Nowhere is comparable to a bad car crash; despite being messy and shocking, you undeniably can’t look away from it. With its quirkiness and visual oddities, it still proves to be an impactful and distinctive cult indie gem.
4. Manic (2001)
A film by Jordan Melamed, Manic stars Joseph Gordon-Levitt as Lyle, a troubled and violent young man who is committed into a mental intuition, and captures his interactions with several patients as he and the other troubled youths struggle to determine the root of their mental illnesses and personal havocs.
Manic is neither buoyant nor pompous with its message but instead portrays a very evocative and honest look at characters with mental illnesses and how society inadvertently has a drastic and destructive affect on youth. Its authentic acting and raw, improvised ambiance are the film’s driving factors, creating a relatable experience for the audience. The film also features Don Cheadle and future Levitt co-star Zooey Deschanel.
5. Wild Tigers I Have Known (2006)
Written, edited and produced by independent filmmaker Cam Archer with executive producer Gus Van Sant, Wild Tigers I Have Known tells a lyrical tale of Logan, a lonely outcast and sexually confounded 13-year-old living with his struggling single mother. His fascination with both the aloof popular boy at school and the wild mountain lions prowling the town’s local woodlands become more prominent as he begins to explore the more complicated and reclusive complexities that dwell within him.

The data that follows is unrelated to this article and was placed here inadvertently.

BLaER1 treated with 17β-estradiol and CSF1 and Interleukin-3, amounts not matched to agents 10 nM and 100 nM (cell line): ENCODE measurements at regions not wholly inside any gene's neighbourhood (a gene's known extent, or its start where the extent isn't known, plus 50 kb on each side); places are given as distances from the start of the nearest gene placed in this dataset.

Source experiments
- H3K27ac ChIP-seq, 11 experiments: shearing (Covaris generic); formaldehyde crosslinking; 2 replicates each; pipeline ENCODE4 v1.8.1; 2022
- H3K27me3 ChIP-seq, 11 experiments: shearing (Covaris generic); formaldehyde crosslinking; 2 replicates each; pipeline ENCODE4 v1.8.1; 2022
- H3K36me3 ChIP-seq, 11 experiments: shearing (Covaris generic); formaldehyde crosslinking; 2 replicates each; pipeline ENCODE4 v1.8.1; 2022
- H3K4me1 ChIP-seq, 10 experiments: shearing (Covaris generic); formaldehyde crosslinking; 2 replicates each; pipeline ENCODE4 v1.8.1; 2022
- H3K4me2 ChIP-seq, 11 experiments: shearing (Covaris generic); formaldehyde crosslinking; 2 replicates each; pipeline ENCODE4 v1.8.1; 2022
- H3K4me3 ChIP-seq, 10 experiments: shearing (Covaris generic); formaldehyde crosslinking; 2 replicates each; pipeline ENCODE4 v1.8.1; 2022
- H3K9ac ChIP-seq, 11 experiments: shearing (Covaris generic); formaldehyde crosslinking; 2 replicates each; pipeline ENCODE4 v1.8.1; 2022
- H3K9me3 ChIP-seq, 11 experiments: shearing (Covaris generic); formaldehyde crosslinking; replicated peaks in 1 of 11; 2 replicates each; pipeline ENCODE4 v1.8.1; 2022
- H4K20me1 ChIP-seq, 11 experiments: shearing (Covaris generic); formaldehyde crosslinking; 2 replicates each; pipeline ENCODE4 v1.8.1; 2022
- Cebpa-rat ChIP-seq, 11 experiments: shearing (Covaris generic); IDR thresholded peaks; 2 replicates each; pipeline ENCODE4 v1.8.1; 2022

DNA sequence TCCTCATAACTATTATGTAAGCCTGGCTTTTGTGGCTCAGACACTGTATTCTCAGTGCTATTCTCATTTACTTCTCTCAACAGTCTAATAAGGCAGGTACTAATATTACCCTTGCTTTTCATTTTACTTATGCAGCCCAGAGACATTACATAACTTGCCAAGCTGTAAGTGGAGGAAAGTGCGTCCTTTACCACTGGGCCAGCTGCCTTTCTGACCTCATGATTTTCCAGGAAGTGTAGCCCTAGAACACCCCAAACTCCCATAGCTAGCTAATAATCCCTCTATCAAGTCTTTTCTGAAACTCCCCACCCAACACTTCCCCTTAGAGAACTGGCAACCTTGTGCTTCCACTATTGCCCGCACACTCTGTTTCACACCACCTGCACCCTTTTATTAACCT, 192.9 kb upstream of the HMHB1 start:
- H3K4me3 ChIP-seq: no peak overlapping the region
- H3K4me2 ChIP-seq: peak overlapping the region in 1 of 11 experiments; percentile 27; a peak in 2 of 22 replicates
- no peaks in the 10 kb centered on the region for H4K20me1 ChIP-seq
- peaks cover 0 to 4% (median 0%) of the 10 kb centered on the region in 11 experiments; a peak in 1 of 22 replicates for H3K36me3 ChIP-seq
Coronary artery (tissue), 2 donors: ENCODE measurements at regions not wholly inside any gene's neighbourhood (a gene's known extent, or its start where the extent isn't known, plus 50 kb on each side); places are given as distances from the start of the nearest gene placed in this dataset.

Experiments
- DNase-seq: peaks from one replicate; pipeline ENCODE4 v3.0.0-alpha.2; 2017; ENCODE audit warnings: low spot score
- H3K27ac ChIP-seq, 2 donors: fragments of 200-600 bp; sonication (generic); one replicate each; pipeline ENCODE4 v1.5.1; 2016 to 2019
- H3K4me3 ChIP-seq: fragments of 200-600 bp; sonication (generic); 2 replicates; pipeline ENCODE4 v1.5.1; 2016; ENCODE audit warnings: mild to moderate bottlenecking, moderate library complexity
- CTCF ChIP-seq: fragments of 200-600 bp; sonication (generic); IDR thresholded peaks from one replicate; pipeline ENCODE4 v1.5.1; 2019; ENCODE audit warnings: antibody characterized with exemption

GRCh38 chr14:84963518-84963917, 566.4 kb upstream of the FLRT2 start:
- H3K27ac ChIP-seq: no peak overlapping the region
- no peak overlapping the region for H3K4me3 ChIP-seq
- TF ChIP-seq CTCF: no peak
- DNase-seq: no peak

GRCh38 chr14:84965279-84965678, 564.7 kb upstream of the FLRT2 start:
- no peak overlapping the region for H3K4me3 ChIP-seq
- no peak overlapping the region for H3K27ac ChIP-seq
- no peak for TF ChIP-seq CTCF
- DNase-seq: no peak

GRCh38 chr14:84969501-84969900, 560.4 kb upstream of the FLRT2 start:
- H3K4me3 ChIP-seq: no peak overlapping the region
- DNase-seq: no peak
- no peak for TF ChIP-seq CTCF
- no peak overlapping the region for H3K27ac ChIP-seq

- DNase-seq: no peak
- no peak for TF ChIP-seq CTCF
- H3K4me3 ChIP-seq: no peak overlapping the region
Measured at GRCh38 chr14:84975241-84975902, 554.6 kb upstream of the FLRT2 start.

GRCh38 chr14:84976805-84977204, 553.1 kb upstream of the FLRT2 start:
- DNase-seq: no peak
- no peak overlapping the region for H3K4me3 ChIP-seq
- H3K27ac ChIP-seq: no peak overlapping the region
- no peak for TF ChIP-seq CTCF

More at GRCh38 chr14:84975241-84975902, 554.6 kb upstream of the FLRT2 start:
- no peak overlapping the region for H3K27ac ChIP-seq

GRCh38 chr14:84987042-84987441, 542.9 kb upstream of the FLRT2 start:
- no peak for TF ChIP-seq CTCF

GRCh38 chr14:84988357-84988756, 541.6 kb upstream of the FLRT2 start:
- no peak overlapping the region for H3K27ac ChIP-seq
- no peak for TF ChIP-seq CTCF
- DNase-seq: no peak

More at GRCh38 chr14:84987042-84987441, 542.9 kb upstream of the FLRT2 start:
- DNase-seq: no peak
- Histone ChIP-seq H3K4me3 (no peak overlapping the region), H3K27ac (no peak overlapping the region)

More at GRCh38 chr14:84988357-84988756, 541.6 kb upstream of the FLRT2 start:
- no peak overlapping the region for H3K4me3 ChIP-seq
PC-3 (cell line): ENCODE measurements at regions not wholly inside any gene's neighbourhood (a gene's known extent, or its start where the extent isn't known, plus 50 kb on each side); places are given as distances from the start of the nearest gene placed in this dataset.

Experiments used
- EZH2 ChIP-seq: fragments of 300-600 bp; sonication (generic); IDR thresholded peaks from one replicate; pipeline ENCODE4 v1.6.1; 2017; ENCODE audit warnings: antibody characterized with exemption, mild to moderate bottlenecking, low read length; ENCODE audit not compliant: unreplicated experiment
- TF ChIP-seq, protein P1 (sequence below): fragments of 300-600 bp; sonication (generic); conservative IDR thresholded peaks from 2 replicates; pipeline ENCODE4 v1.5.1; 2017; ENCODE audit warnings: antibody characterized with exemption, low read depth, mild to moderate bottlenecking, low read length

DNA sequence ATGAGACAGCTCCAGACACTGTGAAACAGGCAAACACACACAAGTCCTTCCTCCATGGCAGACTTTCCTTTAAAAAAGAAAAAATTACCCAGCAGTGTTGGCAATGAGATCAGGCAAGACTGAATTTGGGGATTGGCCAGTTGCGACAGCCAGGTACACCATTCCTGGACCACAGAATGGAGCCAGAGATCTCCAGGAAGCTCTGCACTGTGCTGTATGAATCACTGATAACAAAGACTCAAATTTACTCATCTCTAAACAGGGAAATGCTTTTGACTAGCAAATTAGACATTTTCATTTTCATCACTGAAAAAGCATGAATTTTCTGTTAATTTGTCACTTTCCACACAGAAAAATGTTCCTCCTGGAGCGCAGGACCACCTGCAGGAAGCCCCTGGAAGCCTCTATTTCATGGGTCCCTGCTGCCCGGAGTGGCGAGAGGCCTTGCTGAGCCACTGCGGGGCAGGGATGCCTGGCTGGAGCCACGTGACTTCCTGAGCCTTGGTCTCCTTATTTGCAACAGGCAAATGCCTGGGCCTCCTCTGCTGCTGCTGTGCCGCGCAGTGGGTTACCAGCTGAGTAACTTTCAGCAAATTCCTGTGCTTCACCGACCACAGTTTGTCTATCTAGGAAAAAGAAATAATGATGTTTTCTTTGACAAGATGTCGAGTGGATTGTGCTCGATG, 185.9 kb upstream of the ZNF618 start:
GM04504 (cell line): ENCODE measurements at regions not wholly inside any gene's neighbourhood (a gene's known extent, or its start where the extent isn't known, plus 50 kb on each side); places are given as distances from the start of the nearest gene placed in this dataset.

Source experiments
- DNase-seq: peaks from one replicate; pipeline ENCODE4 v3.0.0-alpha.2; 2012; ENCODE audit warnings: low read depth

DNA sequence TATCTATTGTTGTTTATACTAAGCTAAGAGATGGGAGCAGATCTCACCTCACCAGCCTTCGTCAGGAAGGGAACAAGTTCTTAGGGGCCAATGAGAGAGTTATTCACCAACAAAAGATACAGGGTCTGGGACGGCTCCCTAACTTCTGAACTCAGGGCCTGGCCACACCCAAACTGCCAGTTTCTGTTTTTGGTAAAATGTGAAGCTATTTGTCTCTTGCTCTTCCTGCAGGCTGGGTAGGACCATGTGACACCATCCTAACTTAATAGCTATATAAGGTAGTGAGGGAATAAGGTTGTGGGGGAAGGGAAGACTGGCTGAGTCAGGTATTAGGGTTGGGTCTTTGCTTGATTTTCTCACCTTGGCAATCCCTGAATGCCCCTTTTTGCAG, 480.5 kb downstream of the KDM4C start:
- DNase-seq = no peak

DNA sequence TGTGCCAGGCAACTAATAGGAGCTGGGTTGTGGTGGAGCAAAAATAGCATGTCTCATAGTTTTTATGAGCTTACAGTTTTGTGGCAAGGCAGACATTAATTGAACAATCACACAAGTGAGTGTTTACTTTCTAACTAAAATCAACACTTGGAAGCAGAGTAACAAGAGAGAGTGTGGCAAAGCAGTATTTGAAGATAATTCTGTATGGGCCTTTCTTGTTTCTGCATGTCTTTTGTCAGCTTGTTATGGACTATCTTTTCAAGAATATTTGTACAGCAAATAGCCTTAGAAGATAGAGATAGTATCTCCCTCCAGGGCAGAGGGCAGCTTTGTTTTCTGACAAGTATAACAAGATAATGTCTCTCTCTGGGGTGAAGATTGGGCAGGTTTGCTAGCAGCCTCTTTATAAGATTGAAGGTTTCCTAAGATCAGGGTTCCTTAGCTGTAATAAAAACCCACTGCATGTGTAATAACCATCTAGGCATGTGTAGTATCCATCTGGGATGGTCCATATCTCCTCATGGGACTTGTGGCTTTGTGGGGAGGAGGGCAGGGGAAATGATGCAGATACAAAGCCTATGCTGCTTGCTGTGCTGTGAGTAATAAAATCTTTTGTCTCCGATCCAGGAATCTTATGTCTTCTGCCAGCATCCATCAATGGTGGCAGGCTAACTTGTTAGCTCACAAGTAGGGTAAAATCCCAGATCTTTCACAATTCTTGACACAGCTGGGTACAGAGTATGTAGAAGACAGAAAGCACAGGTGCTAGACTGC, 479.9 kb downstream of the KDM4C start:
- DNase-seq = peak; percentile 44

The film relies heavily on surreal and symbolic imagery rather than plot and dialogue to convey its message; however its message is anything but straightforward and can be interrupted in numerous ways. With this ambiguity, the viewer possesses the definitive power pertaining to the main character’s fate and overall evolvement as the film progresses.
Wild Tigers I Have Known is a poetic and artful installment in the vast sea of coming-of-age independent filmmaking, diving into the mind of a confused, lonely adolescent, illustrating heartbreak and anguish in an unsettling and ethereal approach. Although not for everyone, the film still succeeds with its abstract and unconventional storytelling.
6. The Favor (2007)
The Favor is a transfixing drama from director Eva Aridjis about a despondent teenager named Johnny who is taken in by Lawrence, his mother’s former boyfriend, after she loses her life in a tragic accident. The film evolves to illustrate the problematic relationship between Johnny and Lawrence, as Johnny repeatedly rejects Lawrence’s attempts at becoming a substandard father figure, and the burdens Johnny is faced with as he pursues a captivating classmate, quarrels with a local drug dealer, and battles his innermost guilt over his mother’s death.
Its sporadic, lighthearted humor in conjunction with very gray and stagnant moments makes this an entrancing and engaging underground gem. The main characters are both compellingly portrayed by actors Ryan Donowho and Frank Wood. The film’s soundtrack is another cohesive and efficacious factor, featuring tracks from artists such as The Cure and The Stone Roses.